One warm day in February does not confuse plants, but a warm month? Bulbs and perennials have interpreted the temperatures to start sending out shoots. Do not worry if you see bulbs like snowdrops, or the tips of tulips and daffodils peaking up through the soil…even with snow in the forecast.
In an old fashioned winter, where temperatures stayed within a range of cold temperatures from December through February, plants remained steadily dormant. These are not the winters we have experienced in recent history. Bulbs develop their root systems in the fall but the cold weather slows and stops the growing process. If the weather continues to stay warm, bulbs will continue to grow. Last year there were crocuses in December!
Bulbs and perennials are resilient. They handle fluctuations in temperatures, so a snowfall will not cancel backyard spring flower shows. If there is a period of prolonged cold after the leaves have sprouted, the tips may burn and turn brown. As long as the flower buds stay below the surface of the soil, the cold won’t hurt.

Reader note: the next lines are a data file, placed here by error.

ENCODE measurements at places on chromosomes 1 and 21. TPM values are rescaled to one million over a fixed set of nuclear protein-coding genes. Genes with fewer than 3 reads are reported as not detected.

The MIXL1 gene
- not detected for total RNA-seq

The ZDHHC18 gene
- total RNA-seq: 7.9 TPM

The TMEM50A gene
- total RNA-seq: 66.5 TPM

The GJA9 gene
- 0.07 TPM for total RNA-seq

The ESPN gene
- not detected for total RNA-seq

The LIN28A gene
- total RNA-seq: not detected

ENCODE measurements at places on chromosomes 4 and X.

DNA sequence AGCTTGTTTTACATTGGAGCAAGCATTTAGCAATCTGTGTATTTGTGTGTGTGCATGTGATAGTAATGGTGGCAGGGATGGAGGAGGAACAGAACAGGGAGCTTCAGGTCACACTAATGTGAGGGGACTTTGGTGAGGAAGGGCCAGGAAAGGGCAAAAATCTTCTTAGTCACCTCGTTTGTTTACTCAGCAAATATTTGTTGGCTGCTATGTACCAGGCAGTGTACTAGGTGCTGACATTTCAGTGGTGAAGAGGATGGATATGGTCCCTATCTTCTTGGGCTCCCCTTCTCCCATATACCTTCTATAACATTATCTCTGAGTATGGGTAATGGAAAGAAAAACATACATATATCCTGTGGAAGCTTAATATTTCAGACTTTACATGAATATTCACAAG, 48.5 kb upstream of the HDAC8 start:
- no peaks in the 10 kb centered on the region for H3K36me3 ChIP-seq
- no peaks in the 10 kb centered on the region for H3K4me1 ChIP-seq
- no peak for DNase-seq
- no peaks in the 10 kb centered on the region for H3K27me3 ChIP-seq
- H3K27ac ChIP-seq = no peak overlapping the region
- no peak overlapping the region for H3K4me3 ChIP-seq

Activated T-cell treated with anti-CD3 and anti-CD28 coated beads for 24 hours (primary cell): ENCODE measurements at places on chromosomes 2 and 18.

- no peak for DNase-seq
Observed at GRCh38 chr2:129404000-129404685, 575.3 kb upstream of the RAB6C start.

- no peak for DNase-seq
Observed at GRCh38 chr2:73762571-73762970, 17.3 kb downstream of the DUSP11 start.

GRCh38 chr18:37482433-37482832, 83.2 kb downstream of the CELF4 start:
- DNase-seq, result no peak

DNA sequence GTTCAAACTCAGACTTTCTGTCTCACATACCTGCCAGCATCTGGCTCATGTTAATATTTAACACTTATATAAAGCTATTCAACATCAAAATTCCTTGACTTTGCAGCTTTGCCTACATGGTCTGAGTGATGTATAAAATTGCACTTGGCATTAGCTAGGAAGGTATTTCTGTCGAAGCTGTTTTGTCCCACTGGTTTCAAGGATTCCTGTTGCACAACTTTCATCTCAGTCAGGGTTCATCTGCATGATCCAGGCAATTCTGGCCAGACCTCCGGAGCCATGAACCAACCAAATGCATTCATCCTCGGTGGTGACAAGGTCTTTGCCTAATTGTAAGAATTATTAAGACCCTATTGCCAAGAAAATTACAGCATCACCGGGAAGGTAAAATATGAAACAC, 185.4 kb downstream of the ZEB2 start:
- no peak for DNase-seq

Buds are supposed to be dormant right now on flowering trees and shrubs like forsythia, azaleas and rhododendrons – to name a few – but after weeks of above average temperatures the plants might “think” it is time to start blooming. Trees will start to leaf out and cherry blossom season might be earlier than it was last year. Hopefully our frigid temperatures are behind us. We are so close to spring, let’s hope for the best.